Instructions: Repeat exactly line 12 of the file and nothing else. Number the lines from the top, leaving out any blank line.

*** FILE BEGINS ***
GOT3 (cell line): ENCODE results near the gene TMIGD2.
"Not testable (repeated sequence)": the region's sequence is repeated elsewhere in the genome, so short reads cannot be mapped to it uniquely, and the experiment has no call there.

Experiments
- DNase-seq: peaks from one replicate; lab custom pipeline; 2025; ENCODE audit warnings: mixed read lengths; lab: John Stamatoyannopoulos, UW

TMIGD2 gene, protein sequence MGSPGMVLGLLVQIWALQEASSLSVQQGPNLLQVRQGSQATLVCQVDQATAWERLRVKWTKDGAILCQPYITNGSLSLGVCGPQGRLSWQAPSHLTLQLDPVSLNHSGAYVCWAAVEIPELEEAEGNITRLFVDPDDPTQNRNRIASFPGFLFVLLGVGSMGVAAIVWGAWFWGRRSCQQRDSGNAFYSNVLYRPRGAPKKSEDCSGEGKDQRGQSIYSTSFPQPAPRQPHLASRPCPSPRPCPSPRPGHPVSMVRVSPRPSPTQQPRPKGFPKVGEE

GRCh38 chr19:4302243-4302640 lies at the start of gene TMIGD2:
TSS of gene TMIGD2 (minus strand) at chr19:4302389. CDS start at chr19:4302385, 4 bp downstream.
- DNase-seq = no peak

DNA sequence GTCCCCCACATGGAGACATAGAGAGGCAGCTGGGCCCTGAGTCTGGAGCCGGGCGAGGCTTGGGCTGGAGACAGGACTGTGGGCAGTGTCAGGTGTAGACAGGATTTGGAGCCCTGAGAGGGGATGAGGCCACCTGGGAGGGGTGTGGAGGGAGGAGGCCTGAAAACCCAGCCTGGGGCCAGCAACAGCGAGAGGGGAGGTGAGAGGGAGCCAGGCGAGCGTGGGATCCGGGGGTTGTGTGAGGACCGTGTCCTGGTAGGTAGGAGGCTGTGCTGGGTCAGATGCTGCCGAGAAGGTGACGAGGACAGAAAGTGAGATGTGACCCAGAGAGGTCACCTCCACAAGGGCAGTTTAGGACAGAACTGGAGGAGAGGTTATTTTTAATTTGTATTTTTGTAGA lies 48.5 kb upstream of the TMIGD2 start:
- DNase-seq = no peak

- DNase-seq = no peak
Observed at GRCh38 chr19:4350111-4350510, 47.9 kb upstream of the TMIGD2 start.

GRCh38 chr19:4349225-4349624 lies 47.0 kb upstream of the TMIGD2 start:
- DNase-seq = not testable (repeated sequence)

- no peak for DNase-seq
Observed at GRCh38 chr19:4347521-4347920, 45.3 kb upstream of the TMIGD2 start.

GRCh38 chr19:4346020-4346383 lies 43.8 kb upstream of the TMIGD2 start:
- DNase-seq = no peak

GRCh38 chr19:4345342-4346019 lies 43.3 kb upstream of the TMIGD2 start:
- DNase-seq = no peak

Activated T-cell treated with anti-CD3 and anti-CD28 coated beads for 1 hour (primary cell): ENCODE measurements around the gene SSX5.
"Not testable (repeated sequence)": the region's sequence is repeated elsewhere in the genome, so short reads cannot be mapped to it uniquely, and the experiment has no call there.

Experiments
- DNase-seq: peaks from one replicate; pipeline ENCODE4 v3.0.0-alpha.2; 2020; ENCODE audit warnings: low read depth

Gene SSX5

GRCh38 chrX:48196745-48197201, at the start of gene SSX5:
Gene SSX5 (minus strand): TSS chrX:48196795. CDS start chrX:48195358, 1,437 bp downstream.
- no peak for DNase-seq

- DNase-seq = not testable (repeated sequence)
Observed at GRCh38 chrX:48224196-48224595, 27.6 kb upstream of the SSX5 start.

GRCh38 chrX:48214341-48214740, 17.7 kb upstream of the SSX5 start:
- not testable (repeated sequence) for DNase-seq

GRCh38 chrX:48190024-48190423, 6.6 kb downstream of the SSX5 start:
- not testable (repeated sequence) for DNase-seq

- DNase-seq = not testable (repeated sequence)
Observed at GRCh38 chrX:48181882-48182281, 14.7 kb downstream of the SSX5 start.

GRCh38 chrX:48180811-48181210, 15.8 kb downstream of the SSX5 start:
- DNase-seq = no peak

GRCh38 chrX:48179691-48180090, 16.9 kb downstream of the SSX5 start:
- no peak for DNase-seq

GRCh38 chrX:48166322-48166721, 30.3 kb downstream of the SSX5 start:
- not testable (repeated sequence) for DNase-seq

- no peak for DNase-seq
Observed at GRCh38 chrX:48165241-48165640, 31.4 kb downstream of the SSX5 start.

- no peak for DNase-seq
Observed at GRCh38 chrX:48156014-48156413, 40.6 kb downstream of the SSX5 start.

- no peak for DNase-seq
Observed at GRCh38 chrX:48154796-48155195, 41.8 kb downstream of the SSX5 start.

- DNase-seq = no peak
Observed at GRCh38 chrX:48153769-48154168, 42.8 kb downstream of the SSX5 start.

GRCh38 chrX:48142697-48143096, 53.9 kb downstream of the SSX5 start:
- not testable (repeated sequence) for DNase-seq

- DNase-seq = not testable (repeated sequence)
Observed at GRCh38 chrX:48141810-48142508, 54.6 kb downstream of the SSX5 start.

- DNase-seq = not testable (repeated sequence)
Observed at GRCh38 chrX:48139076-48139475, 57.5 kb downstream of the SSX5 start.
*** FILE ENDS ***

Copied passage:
Observed at GRCh38 chr19:4350111-4350510, 47.9 kb upstream of the TMIGD2 start.